The Technology Assessment Approach to Climate Change; We Should Apply the Lessons of the Montreal Protocol: Enlist Industry Expertise and Focus on Manageable Goals for Reducing Greenhouse Gas Emissions

By Parson, Edward A. | Issues in Science and Technology, Summer 2002 | Go to article overview

The Technology Assessment Approach to Climate Change; We Should Apply the Lessons of the Montreal Protocol: Enlist Industry Expertise and Focus on Manageable Goals for Reducing Greenhouse Gas Emissions


Parson, Edward A., Issues in Science and Technology


Policy debate on global climate change is deadlocked. Why? One major reason is that assessment of options for reducing greenhouse gases has been strikingly ineffective. The Intergovernmental Panel on Climate Change (IPCC), which produces respected and successful assessments of atmospheric science, has applied the same approach to the fundamentally different problem of assessing technological and managerial options to reduce emissions. The predictable result has been options assessments that are broad, vague, and disconnected from practical problems. One reason is that IPCC has, crucially, failed to draw on privatesector expertise. Yet such expertise could inform policy and promote emission reductions directly, as one prominent recent success demonstrates. That notable success is the assessment of technological options to reduce ozone-depleting chemicals under the Montreal Protocol. An assessment process similar to that used for ozone-depleting chemicals can be applied to problems of mitigating greenhouse gas emissions and may represent the best nearterm opportunity to ease the present policy deadlock.

The sharpest debate over climate change has concerned how to respond to uncertainties in climate science, such as the significance of recent climate trends, their attribution to human influences, and climate model projections of future changes and their impacts. But these are not the only uncertainties that matter. Equally important are uncertainties over future greenhouse gas emissions and their control. How fast will emissions grow if unchecked? How much can they be reduced, by what means, at what cost? The deadlock persists, and climate science uncertainties matter, because of widespread concern that emission cuts will generate serious economic and social costs. If it became clear that cutting emissions was cheap and easy, the present deadlock would yield readily to agreement on large precautionary cuts, despite uncertainties in climate projections.

But future emissions and the ease with which they can be reduced are much more uncertain than the present debate would suggest. Under plausible assumptions about socioeconomic and technological change, global emissions in 2100 could range from half to 10 times present levels. This uncertainty stems from imperfectly understood demographic, behavioral, and economic processes. Technological change is an important component of the equation, too. Even leaving aside the possibility of fundamental technological advances, there are many incremental innovations that can reduce future emissions substantially. These include measures to increase the efficiency of energy use, reduce the carbon content of primary energy, decouple atmospheric emissions from fossil energy use, and target non-CO2 greenhouse gases from industrial and agricultural activities. Expert assessments of such options can reduce uncertainty about the cost of limiting emissions and provide useful input to policy decisions. Yet several assessments of gre enhouse gas reduction options have achieved little, either in reducing uncertainties or in providing useful policy advice.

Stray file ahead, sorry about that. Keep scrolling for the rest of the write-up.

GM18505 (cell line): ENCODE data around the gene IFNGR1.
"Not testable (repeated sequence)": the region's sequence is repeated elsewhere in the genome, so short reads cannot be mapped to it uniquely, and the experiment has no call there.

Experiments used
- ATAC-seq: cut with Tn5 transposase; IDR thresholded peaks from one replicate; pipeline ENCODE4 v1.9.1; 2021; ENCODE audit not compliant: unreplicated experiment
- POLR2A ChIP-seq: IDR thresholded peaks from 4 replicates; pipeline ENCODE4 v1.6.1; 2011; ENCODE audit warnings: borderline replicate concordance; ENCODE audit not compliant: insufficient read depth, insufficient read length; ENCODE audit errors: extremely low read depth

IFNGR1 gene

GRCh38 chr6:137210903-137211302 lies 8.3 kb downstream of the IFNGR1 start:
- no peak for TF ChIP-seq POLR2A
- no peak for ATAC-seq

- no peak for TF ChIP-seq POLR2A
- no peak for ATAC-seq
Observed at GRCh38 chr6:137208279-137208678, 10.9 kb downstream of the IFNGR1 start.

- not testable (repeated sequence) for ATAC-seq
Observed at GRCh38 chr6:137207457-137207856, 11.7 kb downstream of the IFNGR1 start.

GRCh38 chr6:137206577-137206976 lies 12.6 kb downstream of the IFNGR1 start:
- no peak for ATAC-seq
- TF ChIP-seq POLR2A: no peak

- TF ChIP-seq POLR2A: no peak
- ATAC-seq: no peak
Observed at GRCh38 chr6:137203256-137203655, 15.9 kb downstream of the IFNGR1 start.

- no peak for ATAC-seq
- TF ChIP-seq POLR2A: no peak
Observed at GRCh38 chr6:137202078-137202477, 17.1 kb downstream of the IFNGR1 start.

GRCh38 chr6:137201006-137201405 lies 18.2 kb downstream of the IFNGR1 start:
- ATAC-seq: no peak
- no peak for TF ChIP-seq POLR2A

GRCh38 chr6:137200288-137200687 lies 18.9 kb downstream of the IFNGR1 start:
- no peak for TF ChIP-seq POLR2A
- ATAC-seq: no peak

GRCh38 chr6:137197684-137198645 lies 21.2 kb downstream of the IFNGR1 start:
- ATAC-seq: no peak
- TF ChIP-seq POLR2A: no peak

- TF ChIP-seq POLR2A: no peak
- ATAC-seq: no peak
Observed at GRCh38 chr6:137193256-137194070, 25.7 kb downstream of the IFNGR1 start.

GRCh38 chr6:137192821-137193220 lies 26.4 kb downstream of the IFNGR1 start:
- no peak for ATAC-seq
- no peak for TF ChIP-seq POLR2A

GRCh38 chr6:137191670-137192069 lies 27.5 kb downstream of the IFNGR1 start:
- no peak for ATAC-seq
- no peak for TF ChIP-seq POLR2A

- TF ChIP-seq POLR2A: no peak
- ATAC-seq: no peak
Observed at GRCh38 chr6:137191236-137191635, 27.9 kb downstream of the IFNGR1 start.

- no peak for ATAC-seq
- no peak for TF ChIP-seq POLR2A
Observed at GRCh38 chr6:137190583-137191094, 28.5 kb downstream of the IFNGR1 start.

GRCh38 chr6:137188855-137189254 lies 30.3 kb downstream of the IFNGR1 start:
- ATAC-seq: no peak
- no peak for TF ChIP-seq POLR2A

This failure reflects no special discredit on the IPCC. Many attempts to assess options for managing other environmental issues have similarly failed because of a basic structural problem that all such attempts face. Successful assessment requires the energetic and honest efforts of first-rank experts from the industries that are potential targets of regulatory controls. But these people's time and attention are among their companies' most valuable competitive assets. Releasing them to help advise public policy is costly under any conditions. Releasing them to help formulate regulatory restrictions on their own companies is even less attractive. No company or industry has an interest in helping regulators to impose burdens on them.

The record attests to the force of this obstacle: Options assessments are attempted infrequently, and succeed even less frequently at engaging industry expertise. …

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The Technology Assessment Approach to Climate Change; We Should Apply the Lessons of the Montreal Protocol: Enlist Industry Expertise and Focus on Manageable Goals for Reducing Greenhouse Gas Emissions
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